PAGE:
A Southwest Airlines flight attendant suffered a serious spine injury after a tumultuous landing last month in California.
The crew member sustained a compression fracture to her third thoracic vertebra during touchdown at the John Wayne-Orange County Airport in Santa Ana on July 1, according to federal safety investigators.
The impact of landing was so extreme that the flight attendant thought the plane had crashed, the National Transportation Safety Board (NTSB) report said.
The airline worker was seated in a jump seat on the Southwest Boeing 737 with her seatbelt on and in "brace position" when the incident reportedly occurred. The report stated she felt such intense pain in her back and neck that she couldn't move.
None of the other 141 people in the cabin were injured in the incident, but the employee was taken to a local hospital where she was diagnosed with a fracture, according to the NTSB.
The pilots were informed about the flight attendant's injury. The 55-year-old captain and 49-year-old co-pilot told investigators that they were aiming for the normal touchdown zone on the somewhat short runway.
The runway that the plane landed on is 5,700 feet long (1,700 meters). By comparison, runways at the nearby Los Angeles International Airport span between 8,900 and nearly 13,000 feet (2,700 to 3,900 meters), per flylax.com.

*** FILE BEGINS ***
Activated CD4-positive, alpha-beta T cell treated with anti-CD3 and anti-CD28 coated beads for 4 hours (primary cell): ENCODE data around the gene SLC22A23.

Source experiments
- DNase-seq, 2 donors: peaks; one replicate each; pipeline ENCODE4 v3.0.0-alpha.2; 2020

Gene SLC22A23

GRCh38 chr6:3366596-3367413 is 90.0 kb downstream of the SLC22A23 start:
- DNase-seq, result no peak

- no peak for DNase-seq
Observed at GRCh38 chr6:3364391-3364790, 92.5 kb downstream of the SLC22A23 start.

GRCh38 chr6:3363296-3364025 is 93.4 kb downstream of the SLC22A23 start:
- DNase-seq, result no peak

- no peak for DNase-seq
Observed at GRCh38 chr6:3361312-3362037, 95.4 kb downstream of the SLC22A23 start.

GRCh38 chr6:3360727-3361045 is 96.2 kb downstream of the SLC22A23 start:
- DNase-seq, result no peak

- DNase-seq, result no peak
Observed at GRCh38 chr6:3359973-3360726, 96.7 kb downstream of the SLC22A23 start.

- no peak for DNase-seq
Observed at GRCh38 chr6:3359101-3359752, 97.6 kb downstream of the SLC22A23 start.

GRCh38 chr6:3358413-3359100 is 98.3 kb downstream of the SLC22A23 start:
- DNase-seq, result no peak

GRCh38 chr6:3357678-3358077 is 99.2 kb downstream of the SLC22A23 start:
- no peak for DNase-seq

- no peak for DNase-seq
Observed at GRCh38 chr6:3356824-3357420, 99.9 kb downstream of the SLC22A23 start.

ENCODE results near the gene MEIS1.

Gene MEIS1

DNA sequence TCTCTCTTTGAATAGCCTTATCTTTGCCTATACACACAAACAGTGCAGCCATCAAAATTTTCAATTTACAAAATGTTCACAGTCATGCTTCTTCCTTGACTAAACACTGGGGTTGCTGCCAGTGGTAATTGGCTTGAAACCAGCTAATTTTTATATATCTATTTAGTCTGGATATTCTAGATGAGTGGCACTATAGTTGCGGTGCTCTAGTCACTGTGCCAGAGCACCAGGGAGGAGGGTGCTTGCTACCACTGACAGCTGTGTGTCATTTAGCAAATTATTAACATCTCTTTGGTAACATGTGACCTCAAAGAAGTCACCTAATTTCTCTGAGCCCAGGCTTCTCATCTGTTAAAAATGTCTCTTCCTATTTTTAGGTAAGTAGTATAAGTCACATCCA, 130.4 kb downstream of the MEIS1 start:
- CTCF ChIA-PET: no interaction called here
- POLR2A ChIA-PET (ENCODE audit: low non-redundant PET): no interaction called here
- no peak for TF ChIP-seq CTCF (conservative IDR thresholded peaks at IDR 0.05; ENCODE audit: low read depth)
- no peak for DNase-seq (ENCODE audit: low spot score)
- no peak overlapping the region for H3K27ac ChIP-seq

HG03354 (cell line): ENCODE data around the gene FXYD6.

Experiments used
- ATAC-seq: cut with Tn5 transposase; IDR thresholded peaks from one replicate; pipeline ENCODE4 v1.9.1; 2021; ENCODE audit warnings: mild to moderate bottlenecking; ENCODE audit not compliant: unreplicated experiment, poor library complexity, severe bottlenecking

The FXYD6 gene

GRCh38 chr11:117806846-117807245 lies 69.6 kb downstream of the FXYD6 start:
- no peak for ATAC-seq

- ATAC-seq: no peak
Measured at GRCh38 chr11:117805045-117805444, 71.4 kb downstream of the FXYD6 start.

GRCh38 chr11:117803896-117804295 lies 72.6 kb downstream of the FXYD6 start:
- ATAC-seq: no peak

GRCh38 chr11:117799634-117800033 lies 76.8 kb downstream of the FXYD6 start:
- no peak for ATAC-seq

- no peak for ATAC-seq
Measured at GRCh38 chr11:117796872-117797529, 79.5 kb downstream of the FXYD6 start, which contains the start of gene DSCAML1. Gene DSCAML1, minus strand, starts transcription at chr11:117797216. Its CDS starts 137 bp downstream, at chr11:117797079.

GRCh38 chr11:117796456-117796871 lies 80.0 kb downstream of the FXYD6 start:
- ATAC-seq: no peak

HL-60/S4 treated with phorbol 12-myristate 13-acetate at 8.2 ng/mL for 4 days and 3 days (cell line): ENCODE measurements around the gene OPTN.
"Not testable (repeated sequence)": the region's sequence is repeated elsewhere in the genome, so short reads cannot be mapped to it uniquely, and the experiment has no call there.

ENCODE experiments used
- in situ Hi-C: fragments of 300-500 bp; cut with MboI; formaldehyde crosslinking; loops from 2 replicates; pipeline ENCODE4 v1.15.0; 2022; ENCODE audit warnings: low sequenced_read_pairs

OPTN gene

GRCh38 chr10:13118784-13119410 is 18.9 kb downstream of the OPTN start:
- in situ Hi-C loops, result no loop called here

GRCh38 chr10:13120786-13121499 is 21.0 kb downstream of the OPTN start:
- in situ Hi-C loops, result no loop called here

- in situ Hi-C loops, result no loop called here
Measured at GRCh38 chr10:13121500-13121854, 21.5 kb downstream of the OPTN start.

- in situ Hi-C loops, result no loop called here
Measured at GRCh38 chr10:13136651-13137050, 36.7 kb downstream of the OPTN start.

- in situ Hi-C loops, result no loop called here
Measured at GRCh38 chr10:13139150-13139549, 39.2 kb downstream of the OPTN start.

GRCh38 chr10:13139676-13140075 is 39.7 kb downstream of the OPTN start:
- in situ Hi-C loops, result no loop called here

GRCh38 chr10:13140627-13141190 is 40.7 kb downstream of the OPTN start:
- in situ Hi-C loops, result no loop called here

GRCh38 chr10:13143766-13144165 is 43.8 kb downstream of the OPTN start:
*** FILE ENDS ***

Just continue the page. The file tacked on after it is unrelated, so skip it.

In a statement to HuffPost on Tuesday, the Dallas-based airline said: "The safety of Southwest's customers and employees is always our top priority. We are concerned when any employee is injured. We reported the matter to the NTSB in accordance with regulatory requirements and conducted an internal review of the event."
The safety board completed its investigation without disclosing what caused the landing, NBC News reported. The official documents from the accident have not been made publicly available by the NTSB, which did not visit the accident site.
The investigation was originally reported by The Dallas Morning News.
This article originally appeared on HuffPost and has been updated.
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